19. Renee Weissend Says:

    Heart Capital has such a peaceful, proactive, and sustainable feel to it. I enjoyed hearing about the houses they build using materials which keep it cool in summer and warm in winter! What a treat to satisfy my green thumb and help garden as well! It was a wonderful afternoon and makes my heart happy to know that there are people on the ground in South Africa determined to improve lives.

  20. Rooma Chi Says:

    The projects Heart Capital takes on are a great way to empower the local community to take control of healthy eating and a great way to teach them real skills to help them earn a living and give them ownership. After hearing how another Heart Capital project failed in a different city because of thugs, I realized the need for a strong leader who is well embedded in the community. Loyiso seemed to know his community very well and that seems to help him control the environment in which Heart Capital operates. During the Q&A, I asked a naïve question of what their plan is to scale up the housing project to the whole township but it was only after seeing the whole township and learning that it houses about 65,000 people did I realize that Heart Capital’s model only works on a relatively small scale but still provides a much needed positive impact in the community.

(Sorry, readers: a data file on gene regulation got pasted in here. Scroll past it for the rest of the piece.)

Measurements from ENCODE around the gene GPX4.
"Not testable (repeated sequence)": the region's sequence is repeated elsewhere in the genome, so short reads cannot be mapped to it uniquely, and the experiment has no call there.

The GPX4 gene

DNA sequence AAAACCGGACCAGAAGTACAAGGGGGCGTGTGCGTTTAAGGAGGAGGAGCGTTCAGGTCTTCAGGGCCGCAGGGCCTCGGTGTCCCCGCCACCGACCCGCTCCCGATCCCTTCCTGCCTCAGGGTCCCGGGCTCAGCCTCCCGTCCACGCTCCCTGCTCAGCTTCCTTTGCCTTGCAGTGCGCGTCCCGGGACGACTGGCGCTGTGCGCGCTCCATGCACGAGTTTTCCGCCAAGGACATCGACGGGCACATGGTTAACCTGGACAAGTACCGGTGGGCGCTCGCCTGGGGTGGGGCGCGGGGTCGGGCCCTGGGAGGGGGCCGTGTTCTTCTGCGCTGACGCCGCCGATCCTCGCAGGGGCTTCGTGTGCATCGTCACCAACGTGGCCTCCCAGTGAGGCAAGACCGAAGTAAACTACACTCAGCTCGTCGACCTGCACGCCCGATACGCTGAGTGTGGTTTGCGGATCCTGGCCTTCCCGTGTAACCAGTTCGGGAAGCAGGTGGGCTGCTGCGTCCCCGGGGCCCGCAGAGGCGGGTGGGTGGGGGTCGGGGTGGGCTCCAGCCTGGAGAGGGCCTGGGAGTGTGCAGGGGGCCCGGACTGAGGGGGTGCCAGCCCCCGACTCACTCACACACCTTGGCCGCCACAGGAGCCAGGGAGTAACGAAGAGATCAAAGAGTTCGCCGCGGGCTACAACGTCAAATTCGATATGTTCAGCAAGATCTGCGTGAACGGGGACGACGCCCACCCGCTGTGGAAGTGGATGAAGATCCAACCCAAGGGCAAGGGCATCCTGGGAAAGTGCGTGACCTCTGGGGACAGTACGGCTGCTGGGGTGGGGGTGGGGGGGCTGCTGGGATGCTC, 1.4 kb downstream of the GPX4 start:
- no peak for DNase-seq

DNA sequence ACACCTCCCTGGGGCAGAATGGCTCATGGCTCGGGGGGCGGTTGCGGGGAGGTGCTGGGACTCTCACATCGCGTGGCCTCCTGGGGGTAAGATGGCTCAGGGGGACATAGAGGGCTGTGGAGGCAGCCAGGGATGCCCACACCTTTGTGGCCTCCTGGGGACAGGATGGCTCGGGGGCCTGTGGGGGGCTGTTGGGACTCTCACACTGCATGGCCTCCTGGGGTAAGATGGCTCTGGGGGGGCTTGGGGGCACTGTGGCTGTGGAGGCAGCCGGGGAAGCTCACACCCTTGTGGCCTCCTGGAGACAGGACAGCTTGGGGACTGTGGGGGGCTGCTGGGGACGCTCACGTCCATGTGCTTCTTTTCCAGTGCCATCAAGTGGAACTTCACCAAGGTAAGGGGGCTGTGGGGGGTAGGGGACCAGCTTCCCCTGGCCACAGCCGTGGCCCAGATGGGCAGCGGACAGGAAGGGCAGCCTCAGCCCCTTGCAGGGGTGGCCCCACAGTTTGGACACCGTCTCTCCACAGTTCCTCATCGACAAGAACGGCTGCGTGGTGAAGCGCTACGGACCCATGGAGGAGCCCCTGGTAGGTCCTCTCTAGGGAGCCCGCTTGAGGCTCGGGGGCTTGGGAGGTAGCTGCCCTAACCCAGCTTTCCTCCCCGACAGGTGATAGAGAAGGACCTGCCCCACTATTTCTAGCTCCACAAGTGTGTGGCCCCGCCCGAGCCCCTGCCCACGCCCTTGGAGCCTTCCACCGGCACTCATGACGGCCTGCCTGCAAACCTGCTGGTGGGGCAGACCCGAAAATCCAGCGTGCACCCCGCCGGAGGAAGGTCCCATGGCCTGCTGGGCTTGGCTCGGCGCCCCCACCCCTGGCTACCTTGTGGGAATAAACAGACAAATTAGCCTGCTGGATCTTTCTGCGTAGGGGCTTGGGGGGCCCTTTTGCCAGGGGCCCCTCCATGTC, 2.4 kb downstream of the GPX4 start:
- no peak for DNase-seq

21. Kristin Johnson Says:

    This was definitely my favorite company trip of the trip. This was a visit where we could all see the positive output that this business is generating as well as getting to contribute to the work behind the scenes, too. The homes and vegetables that Heart Capital are producing have a very clear impact on the people that they are trying to help and I would love to contribute with our class to donating towards a house.

  22. Adriana Penalba Says:

    I really enjoyed visiting Heart Capital. I thought each of their projects were great ideas. I like that they are slowing expanding while insuring that each project they implement is sustainable. Social franchising seems like a lovely idea as well. They setup projects around the country without having to grow their employee base in a country where resources and donors are probably a little bit more difficult to come by.

  23. Moni Says:

    Having done the pre-trip research on Heart Capital, I was excited for this visit and it did not disappoint. It was fascinating to learn about the carbon eliminating functions and taste of Spekboom. I spent the afternoon stripping the Spekboom to be ready for planting. My hands got very stained from the stem juices and made me realize how rare I actually get my hands dirty. It was interesting to hear about the Heart Capital model but I didn’t realize how small scale the projects actually were, especially after visiting the rest of the township. I wish there was a sustainable way to scale up this social enterprise model. Another important takeaway was the value in partnering with Loyiso, an embedded resident of the township that was respected by the entire community. It felt much different touring the townships with Loyiso than it did in Lutzville.

  24. Kavita Says:

    This visit was fascinating. It was really nice to hear more about what Heart Capital did, and then see the fruits of their efforts (pun intended) in front of us. It was especially interesting to get to walk around the township after lunch and hear more about how Kayamundi was split into the “poor”, “less poor” and “not so poor” as our guide explained it.